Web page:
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Re: Swedroe On Int'l Allocation

Post by vesalius » Tue Aug 20, 2013 11:37 am

Calm Man wrote:
larryswedroe wrote:Tracking error refers to not performing like the S&P 500, which is considered a proxy for the market.
Larry


Hmmm. I thought for international, it would be tracking error vs an international index. We would WANT tracking error of an international fund compared to the S&P 500, otherwise why bother with international, right?

Yes I think most of us would, intellectually. I think Larry is more addressing the emotional lability of many investors when their $$ do not track the S&P 500, which so many of the talking heads on TV and in the press use as the barometer for the market. When the Large Cap US Stocks of the SP 500 are up and International relatively underperforms, will swimming against that tide and the resultant emotional regret rule the day? Either giving you insomnia and ulcers or potentially result in selling Intemational at a relative low to join the herd and buy the S&P 500 (or total stock market) at a relative high?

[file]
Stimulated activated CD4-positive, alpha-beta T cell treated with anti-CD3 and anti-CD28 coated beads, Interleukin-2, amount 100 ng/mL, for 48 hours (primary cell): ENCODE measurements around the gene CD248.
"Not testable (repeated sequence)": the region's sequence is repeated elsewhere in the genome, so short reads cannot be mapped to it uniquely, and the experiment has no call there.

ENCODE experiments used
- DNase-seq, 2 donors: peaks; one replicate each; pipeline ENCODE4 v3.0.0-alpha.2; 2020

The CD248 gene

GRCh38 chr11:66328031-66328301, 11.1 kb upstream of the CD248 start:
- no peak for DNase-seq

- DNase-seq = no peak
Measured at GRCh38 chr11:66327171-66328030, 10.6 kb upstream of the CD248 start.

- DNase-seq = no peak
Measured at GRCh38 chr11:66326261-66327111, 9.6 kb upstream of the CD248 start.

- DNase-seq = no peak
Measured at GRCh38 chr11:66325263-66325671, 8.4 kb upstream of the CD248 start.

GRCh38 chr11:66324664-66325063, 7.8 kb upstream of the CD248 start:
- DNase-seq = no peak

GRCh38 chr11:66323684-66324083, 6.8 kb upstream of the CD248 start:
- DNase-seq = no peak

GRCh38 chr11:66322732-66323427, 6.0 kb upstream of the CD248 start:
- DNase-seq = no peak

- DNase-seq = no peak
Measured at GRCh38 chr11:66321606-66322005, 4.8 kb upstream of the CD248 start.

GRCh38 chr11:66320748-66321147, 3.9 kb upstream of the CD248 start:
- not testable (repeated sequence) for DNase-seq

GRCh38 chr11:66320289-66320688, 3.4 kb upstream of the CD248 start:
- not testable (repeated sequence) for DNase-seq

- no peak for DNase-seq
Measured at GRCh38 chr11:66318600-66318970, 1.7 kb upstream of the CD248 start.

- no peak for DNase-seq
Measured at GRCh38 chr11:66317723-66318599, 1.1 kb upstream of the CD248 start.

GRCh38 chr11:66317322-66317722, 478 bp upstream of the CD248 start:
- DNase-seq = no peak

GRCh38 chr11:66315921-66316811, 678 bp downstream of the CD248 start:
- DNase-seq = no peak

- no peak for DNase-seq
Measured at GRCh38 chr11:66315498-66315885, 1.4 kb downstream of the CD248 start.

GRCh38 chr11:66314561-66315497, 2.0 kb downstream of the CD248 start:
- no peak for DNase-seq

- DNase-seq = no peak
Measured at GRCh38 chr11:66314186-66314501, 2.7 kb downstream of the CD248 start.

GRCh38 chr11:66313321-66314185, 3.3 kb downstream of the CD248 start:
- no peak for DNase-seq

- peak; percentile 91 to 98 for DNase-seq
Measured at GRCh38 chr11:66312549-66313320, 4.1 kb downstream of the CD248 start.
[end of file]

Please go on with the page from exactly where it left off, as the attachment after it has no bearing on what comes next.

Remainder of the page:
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Re: Swedroe On Int'l Allocation

Post by feh » Tue Aug 20, 2013 11:47 am

nisiprius wrote:Image


Interesting. The effect of int'l on an equities portfolio is very similar to the effect tilting to SV has.

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Re: Swedroe On Int'l Allocation